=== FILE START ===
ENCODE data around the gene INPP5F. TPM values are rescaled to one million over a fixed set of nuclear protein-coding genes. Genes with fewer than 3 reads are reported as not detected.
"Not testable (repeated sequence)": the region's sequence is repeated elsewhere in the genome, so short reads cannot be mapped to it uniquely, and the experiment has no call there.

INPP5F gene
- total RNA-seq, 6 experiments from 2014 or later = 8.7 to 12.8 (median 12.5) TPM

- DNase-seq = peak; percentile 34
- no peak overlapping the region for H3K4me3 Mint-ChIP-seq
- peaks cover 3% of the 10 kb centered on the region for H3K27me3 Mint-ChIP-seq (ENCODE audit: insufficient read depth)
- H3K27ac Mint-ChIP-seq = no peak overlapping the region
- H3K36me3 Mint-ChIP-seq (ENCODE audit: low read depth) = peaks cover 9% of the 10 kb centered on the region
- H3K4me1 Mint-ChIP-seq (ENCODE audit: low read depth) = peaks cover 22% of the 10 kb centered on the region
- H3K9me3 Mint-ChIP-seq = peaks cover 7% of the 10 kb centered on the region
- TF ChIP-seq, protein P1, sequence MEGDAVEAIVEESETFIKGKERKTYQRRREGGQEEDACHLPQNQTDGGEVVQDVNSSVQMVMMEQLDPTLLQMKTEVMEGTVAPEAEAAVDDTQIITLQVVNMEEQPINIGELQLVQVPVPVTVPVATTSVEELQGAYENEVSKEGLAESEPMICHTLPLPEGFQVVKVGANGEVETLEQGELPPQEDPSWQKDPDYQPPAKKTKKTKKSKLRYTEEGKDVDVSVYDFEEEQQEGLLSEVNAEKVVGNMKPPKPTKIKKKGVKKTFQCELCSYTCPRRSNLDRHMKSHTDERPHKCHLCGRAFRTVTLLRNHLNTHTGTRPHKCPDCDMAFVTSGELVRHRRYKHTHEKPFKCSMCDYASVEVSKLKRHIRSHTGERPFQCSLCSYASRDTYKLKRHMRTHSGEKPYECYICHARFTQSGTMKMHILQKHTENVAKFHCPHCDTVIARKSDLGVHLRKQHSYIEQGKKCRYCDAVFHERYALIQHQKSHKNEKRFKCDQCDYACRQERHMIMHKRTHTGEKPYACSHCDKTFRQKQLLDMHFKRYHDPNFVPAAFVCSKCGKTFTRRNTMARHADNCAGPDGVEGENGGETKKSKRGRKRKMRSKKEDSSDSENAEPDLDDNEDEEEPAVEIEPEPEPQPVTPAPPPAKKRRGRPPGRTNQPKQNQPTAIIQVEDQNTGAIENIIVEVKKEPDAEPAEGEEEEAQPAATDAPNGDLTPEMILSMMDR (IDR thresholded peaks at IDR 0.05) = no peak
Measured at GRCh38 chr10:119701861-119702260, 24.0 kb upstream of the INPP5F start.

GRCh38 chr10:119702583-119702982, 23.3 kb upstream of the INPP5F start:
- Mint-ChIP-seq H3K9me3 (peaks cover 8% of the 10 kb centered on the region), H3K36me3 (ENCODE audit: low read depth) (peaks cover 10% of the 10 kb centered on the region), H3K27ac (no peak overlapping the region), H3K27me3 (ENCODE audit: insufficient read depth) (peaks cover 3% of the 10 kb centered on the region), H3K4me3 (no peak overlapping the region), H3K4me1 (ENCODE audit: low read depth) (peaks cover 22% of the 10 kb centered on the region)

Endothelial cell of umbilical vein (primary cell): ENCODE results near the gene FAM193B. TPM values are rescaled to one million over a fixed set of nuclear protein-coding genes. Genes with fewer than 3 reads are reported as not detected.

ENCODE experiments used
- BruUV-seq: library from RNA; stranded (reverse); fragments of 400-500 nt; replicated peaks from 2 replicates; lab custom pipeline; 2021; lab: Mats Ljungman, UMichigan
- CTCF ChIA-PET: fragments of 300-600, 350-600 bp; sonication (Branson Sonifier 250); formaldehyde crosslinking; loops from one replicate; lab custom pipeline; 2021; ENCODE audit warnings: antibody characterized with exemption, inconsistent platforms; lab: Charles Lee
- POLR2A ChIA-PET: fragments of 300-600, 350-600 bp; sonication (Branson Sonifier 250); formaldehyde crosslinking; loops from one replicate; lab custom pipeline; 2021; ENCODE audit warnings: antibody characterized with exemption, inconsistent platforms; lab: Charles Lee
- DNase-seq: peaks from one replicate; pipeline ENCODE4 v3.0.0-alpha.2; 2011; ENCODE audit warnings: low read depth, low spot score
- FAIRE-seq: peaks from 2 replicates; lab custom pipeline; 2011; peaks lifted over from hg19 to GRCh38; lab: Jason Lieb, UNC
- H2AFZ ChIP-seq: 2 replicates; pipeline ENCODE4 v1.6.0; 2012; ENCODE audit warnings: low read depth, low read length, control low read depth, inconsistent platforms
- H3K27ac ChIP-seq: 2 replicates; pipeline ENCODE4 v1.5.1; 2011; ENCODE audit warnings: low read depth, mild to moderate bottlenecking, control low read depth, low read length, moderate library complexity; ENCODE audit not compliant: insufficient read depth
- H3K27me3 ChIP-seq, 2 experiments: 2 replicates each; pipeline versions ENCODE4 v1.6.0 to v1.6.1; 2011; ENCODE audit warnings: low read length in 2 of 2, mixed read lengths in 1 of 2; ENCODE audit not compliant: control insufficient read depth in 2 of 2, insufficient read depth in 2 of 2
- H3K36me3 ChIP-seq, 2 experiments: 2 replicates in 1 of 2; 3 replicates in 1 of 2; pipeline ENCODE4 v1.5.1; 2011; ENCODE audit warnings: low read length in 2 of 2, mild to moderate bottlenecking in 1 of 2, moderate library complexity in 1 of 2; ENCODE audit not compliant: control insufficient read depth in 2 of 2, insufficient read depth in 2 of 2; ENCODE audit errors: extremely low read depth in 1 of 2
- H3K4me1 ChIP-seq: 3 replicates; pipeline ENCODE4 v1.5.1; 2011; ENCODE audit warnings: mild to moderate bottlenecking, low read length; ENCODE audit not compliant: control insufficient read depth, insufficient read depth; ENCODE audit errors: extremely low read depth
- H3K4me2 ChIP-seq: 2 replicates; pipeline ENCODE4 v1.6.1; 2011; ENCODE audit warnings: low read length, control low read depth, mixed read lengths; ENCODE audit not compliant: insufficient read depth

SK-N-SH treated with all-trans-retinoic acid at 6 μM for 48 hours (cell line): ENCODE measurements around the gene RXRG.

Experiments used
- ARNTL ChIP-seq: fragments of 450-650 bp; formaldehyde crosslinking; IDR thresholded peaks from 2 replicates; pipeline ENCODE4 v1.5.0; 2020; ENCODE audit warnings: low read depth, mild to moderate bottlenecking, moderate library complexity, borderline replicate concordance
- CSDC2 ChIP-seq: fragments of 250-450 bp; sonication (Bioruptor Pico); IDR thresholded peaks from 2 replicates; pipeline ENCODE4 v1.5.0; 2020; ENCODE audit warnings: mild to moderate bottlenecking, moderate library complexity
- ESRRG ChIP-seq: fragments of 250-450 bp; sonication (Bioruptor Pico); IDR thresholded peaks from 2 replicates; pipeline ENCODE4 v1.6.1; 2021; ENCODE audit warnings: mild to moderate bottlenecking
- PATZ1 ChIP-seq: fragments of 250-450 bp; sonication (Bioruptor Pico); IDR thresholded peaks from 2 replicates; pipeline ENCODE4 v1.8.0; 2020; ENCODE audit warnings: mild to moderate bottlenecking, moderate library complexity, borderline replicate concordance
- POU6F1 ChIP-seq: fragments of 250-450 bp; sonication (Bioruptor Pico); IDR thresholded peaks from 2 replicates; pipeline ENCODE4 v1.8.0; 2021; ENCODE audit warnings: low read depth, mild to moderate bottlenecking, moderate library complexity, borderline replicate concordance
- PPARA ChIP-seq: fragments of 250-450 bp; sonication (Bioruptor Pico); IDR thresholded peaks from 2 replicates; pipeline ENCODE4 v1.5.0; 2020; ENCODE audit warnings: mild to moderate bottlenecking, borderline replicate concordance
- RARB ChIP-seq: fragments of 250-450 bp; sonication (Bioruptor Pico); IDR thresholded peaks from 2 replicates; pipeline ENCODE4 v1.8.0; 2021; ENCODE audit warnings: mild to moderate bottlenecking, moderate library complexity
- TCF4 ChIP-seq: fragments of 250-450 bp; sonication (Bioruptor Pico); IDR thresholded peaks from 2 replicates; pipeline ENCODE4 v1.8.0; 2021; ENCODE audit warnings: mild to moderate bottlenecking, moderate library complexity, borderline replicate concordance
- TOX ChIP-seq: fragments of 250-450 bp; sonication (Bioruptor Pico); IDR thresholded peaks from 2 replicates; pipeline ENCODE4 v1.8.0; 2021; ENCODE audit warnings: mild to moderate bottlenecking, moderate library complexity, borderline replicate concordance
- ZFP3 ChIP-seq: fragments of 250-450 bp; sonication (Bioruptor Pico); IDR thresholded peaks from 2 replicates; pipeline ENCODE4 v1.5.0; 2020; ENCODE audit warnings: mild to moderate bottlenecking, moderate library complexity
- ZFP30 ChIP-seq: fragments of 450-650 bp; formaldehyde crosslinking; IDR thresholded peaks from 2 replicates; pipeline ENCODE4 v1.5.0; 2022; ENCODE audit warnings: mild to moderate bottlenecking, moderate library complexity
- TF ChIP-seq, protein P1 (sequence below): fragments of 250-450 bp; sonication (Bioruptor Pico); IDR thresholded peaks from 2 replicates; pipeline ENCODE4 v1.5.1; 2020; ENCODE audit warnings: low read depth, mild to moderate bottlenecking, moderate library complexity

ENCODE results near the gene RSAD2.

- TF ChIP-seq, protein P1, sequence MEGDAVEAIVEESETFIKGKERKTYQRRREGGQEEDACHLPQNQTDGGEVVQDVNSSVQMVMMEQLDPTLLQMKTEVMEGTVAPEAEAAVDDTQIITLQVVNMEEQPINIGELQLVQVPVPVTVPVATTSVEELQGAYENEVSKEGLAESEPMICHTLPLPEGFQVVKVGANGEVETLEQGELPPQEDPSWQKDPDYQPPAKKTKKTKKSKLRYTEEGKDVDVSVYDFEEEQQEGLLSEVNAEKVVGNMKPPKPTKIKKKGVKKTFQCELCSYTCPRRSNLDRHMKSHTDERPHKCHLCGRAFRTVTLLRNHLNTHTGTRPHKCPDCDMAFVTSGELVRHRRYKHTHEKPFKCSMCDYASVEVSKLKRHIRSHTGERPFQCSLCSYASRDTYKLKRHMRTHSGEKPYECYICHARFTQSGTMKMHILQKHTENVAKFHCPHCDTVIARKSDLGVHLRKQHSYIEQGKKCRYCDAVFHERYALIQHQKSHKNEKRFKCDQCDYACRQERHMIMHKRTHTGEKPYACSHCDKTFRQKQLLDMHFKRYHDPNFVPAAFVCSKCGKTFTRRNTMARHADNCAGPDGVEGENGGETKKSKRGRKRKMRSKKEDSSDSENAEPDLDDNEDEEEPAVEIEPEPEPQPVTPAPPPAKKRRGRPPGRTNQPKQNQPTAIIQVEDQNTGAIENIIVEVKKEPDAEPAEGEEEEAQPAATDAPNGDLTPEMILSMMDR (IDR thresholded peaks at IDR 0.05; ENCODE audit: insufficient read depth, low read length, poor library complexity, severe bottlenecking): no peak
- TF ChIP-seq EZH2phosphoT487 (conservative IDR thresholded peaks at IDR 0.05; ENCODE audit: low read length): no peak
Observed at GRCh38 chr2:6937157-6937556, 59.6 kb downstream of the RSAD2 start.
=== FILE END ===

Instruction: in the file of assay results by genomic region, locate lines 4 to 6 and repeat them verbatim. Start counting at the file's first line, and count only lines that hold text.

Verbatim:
- total RNA-seq, 6 experiments from 2014 or later = 8.7 to 12.8 (median 12.5) TPM

- DNase-seq = peak; percentile 34
- no peak overlapping the region for H3K4me3 Mint-ChIP-seq